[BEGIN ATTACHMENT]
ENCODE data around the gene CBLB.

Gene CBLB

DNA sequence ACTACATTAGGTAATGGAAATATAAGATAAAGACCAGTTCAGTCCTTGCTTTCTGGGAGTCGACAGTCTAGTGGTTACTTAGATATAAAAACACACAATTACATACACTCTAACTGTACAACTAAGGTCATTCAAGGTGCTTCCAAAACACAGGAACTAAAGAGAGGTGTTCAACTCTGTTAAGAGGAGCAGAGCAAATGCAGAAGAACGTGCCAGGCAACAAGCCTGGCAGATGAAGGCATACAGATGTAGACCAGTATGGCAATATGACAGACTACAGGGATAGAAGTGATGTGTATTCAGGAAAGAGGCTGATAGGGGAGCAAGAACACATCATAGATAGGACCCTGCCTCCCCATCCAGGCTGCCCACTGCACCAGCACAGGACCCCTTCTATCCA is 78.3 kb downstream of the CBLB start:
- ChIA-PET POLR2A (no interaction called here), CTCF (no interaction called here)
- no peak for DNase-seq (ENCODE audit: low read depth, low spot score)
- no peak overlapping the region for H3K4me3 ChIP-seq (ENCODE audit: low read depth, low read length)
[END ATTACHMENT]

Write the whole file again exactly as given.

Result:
ENCODE data around the gene CBLB.

Gene CBLB

DNA sequence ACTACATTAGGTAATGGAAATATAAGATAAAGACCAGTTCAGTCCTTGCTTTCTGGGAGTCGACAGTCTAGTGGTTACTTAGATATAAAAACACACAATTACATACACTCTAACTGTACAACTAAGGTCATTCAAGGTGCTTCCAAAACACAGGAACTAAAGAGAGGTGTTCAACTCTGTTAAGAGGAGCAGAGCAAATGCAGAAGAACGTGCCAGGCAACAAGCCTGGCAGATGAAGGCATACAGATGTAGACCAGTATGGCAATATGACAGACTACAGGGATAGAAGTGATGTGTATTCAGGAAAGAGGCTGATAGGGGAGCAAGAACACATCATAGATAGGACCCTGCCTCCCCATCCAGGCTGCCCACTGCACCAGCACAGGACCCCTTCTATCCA is 78.3 kb downstream of the CBLB start:
- ChIA-PET POLR2A (no interaction called here), CTCF (no interaction called here)
- no peak for DNase-seq (ENCODE audit: low read depth, low spot score)
- no peak overlapping the region for H3K4me3 ChIP-seq (ENCODE audit: low read depth, low read length)